Resilient Hearts

A Yoga Practice asks over and over that we grow the muscle of  ‘compassionate observer.’ There are other practices, completely off the mat that offer, and encourage this resilient growth. The one I encountered last weekend was ‘on the boards.’  It surprised me that sitting in a dark theater became a great Practice. Observing actors inhabit characters who badly needed resiliency, but hadn’t yet learned much of it, and were therefore struggling to stay emotionally afloat in difficult relationships, with a story line that twisted them every which way, was a wonderful way to observe not only their lack of practice, but mine own.  The play offering this emotional maze is at New Rep in Watertown, showcasing the playwright, Steven Dietz’s work, Rancho Mirage.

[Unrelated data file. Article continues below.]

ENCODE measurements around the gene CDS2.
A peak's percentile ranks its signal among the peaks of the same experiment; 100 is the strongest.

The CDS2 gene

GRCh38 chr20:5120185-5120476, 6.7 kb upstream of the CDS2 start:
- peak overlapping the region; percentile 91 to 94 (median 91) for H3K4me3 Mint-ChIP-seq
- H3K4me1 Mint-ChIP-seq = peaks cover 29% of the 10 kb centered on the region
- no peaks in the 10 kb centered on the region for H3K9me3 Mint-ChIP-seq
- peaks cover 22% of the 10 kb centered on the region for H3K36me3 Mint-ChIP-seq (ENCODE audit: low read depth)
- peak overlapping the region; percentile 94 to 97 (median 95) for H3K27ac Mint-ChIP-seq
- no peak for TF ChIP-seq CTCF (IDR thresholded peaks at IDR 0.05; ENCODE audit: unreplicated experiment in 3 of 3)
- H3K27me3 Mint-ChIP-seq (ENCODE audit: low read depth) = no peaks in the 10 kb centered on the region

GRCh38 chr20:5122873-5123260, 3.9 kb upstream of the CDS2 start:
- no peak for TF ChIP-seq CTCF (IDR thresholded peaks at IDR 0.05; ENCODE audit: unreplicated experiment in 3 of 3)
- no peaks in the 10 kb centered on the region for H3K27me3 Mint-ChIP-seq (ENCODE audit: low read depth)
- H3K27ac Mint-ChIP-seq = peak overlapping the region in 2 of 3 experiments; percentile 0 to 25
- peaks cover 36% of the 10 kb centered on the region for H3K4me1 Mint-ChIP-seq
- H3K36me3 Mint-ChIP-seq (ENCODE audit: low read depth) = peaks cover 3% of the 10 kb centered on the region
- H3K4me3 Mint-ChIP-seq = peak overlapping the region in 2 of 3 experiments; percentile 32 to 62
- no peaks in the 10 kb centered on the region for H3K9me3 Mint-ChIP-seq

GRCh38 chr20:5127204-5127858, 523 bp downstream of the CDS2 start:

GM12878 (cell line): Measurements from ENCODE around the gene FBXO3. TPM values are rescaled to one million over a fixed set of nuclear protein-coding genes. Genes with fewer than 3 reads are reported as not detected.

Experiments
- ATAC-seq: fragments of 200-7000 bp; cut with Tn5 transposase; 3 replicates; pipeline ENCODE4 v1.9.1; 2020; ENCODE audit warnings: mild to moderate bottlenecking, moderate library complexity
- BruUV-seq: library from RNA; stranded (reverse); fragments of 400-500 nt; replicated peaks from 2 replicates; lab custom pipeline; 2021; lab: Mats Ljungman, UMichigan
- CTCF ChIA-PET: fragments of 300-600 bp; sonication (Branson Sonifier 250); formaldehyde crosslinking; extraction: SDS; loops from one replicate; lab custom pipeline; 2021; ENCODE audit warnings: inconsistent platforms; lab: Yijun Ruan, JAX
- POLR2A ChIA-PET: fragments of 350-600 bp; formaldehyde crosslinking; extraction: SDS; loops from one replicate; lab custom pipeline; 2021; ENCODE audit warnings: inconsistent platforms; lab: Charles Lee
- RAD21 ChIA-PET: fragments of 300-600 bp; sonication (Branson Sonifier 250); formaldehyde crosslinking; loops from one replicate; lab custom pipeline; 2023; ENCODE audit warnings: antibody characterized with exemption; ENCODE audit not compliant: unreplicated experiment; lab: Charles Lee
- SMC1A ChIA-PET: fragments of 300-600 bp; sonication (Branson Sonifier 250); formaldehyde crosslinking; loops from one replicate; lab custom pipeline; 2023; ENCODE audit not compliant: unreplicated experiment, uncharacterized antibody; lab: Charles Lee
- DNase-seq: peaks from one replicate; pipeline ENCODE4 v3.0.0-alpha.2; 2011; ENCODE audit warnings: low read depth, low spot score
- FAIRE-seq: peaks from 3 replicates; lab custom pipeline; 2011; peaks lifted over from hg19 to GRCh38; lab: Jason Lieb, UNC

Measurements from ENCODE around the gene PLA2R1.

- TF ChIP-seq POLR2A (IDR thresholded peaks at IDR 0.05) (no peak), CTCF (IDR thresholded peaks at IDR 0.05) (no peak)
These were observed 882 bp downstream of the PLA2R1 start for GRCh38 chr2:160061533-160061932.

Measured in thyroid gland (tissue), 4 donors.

The power of theatre, that conspiracy between actor and audience, between light and dark, real and unreal offer wonderful gifts for practicing.  As actors move in and out of their story, surveying their battlefields of bad behavior, I consider mine own and observe the playground where commiseration, judgment, and empathy square off.  But it’s an objective playground.  Unlike the actors, I can engage, or withdraw. I may not have control over my feelings but being the observer, I can measure how much I’m willing to expand and forgive, or the degree of grudge needing to drop away. If lucky, the story brings up personal minefields where I see old patterns, and can review my failure, safe in the 12th row. We never know how much hearts can hold, or how resilient we need to be.  Practicing is good.

Many feel life is a ‘Theatre of the Absurd,’ where making sense has gone the way of the Dodo.  Emotions are absurd, unless they’re OURS.  Theatre reminds us not only of our absurd humanity, but that the world’s a stage for a very good reason.  We take turns being actors or audience.  We stand on the boards in full light, or we sit in the dark.  Either way, what wonderful conundrums of magic in which to grow absurd, resilient hearts, and practice our Practices.   Thank you Steven Dietz.  Thank you New Rep.

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